Wednesday, 07 December 2022

W Weekly Update

2-9 July

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Weekly update


9 July
According to, after the 44-day Nagorno-Karabakh war of 2020, the conflict doesn’t stop existing just because Azerbaijani authorities are declaring that it does not exist, Armenian Foreign Minister Ararat Miroyan said in an interview with Greek newspaper “Kathimerini.” Nagorno Karabakh conflict still needs a final settlement through negotiations under the mandate of the OSCE Minsk Group Co-chairmanship; a settlement, which should provide guarantees of security and protection of all rights of the Armenians of Artsakh who continue to live in their ancestral land and accordingly the deriving final status of Nagorno-Karabakh. However, Azerbaijan continues its policy of provocative actions and threats of use of force. “After the situation unfolded in Ukraine, the Azerbaijani armed forces invaded the village of Parukh in Nagorno-Karabakh, which was preceded by constant shelling of villages and civilian infrastructure, urging the peaceful Armenian population of neighboring villages to leave their homes under the threat of use of force, disruption of the operation of the gas pipeline for several weeks amid the unprecedented cold weather, etc, ” Minister Mirzoyan stated. “Currently, when the world focuses its attention on Ukraine, Azerbaijan may be tempted to launch a large-scale provocation at any moment. Hence, it is extremely important for the international community to undertake effective steps to prevent the attempts of destabilizing the situation in the South Caucasus,” he added.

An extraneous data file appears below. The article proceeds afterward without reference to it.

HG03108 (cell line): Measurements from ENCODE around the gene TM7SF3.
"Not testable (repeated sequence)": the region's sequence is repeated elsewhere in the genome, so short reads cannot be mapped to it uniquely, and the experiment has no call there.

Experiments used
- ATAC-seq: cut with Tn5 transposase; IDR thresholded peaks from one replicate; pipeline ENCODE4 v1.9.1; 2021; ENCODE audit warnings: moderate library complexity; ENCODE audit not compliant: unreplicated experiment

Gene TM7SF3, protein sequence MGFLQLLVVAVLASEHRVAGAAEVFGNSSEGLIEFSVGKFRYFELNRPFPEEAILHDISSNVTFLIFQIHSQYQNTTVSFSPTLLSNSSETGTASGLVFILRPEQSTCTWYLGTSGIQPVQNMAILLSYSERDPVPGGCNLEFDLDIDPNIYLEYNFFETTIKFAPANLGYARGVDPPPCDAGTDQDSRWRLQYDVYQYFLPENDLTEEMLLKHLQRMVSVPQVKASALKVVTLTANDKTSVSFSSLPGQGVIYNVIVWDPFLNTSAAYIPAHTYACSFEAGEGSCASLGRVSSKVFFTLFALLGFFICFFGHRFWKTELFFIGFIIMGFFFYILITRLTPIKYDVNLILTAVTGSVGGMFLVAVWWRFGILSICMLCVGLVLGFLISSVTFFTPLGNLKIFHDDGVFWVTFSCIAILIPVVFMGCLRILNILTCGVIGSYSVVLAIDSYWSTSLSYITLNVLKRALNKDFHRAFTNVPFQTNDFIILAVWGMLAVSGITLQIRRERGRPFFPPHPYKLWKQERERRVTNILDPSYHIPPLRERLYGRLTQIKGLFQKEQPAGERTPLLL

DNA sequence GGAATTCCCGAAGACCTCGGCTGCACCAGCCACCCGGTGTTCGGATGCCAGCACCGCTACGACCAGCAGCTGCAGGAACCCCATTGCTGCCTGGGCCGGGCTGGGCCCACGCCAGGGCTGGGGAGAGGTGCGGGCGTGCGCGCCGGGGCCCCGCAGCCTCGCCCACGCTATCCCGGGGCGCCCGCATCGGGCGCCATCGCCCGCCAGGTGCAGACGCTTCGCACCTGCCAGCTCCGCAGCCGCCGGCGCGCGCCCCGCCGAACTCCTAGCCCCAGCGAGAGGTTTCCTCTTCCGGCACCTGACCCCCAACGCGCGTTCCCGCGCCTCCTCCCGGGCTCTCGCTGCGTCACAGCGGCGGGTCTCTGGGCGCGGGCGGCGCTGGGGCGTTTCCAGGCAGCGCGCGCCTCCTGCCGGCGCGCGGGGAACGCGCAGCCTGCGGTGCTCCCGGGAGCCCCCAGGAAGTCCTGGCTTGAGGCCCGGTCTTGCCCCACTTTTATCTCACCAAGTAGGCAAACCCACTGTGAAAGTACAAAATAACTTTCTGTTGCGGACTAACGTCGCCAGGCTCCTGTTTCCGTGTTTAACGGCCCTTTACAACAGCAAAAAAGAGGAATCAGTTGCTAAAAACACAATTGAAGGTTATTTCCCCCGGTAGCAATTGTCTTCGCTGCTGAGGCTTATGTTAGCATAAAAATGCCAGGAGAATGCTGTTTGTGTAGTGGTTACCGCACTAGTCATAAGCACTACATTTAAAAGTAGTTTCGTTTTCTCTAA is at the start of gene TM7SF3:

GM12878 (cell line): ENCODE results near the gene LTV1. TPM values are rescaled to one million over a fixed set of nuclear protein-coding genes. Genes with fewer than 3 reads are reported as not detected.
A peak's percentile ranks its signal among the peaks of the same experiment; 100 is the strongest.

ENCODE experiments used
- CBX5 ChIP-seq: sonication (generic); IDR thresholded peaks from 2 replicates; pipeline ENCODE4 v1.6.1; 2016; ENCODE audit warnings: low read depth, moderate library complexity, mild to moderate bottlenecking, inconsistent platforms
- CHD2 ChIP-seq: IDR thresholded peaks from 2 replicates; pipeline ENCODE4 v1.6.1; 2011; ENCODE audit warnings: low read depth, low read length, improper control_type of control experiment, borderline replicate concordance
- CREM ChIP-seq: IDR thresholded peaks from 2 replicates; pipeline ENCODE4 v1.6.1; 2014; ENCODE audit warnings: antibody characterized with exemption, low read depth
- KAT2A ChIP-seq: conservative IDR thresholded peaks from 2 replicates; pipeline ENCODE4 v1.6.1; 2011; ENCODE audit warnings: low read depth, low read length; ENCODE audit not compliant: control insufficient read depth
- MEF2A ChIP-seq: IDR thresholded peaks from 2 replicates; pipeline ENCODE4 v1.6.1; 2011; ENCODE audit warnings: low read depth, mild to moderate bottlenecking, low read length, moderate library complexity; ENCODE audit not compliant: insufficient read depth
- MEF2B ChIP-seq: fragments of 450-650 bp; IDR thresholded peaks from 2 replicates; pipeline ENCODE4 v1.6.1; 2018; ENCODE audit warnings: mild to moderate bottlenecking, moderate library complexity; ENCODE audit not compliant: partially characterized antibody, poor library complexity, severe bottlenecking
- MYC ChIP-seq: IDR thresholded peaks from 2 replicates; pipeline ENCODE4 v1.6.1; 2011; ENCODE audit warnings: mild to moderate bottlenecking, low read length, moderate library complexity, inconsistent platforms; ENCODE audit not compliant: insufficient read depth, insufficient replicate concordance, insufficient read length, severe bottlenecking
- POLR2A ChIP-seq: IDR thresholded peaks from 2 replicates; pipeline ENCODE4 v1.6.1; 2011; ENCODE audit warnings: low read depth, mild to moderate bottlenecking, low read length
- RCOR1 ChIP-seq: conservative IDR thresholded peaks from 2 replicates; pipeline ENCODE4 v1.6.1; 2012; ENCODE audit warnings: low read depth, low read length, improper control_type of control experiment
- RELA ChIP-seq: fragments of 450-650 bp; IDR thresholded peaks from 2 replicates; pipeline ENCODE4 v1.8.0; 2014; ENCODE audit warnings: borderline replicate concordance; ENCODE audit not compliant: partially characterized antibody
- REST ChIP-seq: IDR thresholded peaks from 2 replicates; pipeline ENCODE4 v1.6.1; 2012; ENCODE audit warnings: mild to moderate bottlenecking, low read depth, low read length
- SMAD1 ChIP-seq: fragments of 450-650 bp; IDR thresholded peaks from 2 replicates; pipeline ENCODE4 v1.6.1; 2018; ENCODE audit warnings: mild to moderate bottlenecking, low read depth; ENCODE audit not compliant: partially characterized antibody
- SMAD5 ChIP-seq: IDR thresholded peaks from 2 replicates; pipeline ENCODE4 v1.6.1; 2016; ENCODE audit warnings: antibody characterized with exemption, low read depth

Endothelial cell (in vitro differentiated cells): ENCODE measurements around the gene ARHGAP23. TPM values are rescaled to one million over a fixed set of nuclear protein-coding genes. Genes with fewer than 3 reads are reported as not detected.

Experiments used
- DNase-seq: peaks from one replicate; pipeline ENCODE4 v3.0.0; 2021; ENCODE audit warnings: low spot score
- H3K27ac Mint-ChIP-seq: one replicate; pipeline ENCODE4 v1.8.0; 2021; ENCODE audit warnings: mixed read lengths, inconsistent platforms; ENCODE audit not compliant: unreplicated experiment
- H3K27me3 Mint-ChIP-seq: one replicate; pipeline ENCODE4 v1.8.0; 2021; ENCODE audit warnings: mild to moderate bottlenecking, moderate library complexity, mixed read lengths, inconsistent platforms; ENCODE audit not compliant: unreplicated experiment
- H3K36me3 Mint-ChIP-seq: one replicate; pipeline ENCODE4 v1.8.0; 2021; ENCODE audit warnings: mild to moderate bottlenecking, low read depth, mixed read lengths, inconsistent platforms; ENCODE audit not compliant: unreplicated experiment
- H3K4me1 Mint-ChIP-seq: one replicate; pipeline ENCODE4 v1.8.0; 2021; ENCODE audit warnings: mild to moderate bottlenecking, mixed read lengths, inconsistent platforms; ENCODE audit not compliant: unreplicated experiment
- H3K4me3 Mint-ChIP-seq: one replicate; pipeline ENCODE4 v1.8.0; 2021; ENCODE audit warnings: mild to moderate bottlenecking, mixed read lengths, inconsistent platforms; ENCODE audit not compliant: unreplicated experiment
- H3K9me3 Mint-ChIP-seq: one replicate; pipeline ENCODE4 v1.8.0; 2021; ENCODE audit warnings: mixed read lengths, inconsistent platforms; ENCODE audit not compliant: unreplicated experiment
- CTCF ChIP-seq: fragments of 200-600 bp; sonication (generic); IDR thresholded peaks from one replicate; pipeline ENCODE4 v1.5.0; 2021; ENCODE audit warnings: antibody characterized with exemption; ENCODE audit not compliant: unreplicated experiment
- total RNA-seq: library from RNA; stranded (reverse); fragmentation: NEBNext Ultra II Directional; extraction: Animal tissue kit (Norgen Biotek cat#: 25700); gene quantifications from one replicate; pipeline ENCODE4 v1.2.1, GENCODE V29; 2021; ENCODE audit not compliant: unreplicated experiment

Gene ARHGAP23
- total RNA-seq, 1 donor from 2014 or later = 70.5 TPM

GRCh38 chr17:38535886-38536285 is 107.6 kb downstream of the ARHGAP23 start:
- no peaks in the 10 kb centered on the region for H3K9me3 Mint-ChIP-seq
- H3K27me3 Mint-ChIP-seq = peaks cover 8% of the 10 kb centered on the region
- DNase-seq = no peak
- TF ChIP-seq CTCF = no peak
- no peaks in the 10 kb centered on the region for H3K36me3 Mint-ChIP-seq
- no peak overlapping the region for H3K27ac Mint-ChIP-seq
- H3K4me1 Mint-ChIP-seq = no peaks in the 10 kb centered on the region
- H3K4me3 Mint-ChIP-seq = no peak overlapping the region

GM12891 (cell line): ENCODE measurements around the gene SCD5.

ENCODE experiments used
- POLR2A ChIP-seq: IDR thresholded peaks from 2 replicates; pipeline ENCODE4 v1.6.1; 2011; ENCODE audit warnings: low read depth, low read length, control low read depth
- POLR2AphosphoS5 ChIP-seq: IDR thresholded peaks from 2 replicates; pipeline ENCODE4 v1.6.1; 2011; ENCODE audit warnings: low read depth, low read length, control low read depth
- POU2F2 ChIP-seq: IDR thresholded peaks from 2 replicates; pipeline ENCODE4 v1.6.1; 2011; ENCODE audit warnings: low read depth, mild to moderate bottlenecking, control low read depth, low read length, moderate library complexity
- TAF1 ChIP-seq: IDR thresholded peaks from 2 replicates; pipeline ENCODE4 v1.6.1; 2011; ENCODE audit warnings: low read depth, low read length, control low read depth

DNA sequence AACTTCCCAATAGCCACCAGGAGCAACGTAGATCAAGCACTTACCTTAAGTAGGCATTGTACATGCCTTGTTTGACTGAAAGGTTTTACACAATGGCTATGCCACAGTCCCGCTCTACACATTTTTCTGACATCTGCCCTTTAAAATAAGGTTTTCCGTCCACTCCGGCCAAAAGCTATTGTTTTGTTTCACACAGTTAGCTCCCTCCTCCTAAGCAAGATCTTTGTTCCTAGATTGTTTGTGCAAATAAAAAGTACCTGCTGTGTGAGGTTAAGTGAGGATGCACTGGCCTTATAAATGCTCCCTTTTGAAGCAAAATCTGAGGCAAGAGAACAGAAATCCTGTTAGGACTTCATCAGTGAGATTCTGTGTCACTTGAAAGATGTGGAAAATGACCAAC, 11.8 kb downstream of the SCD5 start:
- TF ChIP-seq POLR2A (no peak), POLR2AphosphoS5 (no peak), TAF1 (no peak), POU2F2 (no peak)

8 July
Accusing Armenia of setting preconditions, Azerbaijan’s Foreign Minister Jeyhun Bayramov said the process of demarcation and delimitation of borders between the two countries will not be a simple. Meanwhile, Turkey’s Ambassador to Azerbaijan touted the benefits of the so-called “Zangezur Corridor.” In line with Bayramov told the APA news agency on Thursday that given the current state of relations between Azerbaijan and Armenia, the delimitation process will not be as simple as there are “sensitive moments.” He added, however, that Baku considers the formation of a commission to discuss the matter “progress.” “The formation of commissions on determining borders was a complex process in itself. Armenia had preconditions. They demanded de-escalation measures and the withdrawal of Azerbaijani soldiers from the borders,” Bayramov told APA. “However, Azerbaijan put forward its position. We believe that we stand on our borders and it is our duty to protect borders. This process should be conducted by analyzing historical and legal documents through negotiations with the participation of experts,” added Bayramov, who said the process cannot be completed in a short time. Armenia, Azerbaijan and Russia have agreed to form two commission, both of which are headed by those countries deputy prime ministers. Another commission is concurrently working on the process of opening transport links between Armenia and Azerbaijan, a provision of the November 9, 2020 agreement.


7 July